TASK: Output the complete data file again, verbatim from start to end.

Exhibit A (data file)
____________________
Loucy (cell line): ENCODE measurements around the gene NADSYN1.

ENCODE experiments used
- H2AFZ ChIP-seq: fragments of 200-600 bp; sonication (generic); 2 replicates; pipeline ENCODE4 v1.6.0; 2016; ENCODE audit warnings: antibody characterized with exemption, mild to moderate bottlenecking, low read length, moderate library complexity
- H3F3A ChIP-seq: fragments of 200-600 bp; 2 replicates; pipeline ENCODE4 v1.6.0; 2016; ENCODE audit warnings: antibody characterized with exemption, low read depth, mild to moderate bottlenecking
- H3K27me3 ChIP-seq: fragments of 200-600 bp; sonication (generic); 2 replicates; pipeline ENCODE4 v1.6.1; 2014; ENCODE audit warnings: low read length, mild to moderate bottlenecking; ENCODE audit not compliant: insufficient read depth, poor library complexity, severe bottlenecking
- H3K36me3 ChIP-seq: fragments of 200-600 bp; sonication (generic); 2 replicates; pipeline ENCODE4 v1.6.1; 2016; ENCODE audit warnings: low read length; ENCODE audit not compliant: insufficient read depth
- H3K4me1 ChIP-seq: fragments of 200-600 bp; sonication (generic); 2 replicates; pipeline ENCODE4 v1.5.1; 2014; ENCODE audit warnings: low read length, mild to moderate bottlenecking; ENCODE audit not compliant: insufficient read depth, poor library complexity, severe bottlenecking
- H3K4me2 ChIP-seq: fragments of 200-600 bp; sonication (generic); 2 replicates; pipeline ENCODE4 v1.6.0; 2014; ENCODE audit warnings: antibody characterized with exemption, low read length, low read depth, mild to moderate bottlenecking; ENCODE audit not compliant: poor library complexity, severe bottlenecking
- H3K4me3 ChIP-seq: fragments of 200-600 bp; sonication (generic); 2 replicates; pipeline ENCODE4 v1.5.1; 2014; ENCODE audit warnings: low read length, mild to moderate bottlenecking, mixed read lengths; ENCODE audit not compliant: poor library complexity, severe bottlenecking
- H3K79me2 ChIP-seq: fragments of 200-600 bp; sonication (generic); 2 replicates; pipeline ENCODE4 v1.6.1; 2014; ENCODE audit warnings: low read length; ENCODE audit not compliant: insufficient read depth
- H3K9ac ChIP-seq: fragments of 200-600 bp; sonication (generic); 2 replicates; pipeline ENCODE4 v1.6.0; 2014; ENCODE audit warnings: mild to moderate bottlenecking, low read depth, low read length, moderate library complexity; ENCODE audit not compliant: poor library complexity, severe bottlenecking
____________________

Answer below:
Loucy (cell line): ENCODE measurements around the gene NADSYN1.

ENCODE experiments used
- H2AFZ ChIP-seq: fragments of 200-600 bp; sonication (generic); 2 replicates; pipeline ENCODE4 v1.6.0; 2016; ENCODE audit warnings: antibody characterized with exemption, mild to moderate bottlenecking, low read length, moderate library complexity
- H3F3A ChIP-seq: fragments of 200-600 bp; 2 replicates; pipeline ENCODE4 v1.6.0; 2016; ENCODE audit warnings: antibody characterized with exemption, low read depth, mild to moderate bottlenecking
- H3K27me3 ChIP-seq: fragments of 200-600 bp; sonication (generic); 2 replicates; pipeline ENCODE4 v1.6.1; 2014; ENCODE audit warnings: low read length, mild to moderate bottlenecking; ENCODE audit not compliant: insufficient read depth, poor library complexity, severe bottlenecking
- H3K36me3 ChIP-seq: fragments of 200-600 bp; sonication (generic); 2 replicates; pipeline ENCODE4 v1.6.1; 2016; ENCODE audit warnings: low read length; ENCODE audit not compliant: insufficient read depth
- H3K4me1 ChIP-seq: fragments of 200-600 bp; sonication (generic); 2 replicates; pipeline ENCODE4 v1.5.1; 2014; ENCODE audit warnings: low read length, mild to moderate bottlenecking; ENCODE audit not compliant: insufficient read depth, poor library complexity, severe bottlenecking
- H3K4me2 ChIP-seq: fragments of 200-600 bp; sonication (generic); 2 replicates; pipeline ENCODE4 v1.6.0; 2014; ENCODE audit warnings: antibody characterized with exemption, low read length, low read depth, mild to moderate bottlenecking; ENCODE audit not compliant: poor library complexity, severe bottlenecking
- H3K4me3 ChIP-seq: fragments of 200-600 bp; sonication (generic); 2 replicates; pipeline ENCODE4 v1.5.1; 2014; ENCODE audit warnings: low read length, mild to moderate bottlenecking, mixed read lengths; ENCODE audit not compliant: poor library complexity, severe bottlenecking
- H3K79me2 ChIP-seq: fragments of 200-600 bp; sonication (generic); 2 replicates; pipeline ENCODE4 v1.6.1; 2014; ENCODE audit warnings: low read length; ENCODE audit not compliant: insufficient read depth
- H3K9ac ChIP-seq: fragments of 200-600 bp; sonication (generic); 2 replicates; pipeline ENCODE4 v1.6.0; 2014; ENCODE audit warnings: mild to moderate bottlenecking, low read depth, low read length, moderate library complexity; ENCODE audit not compliant: poor library complexity, severe bottlenecking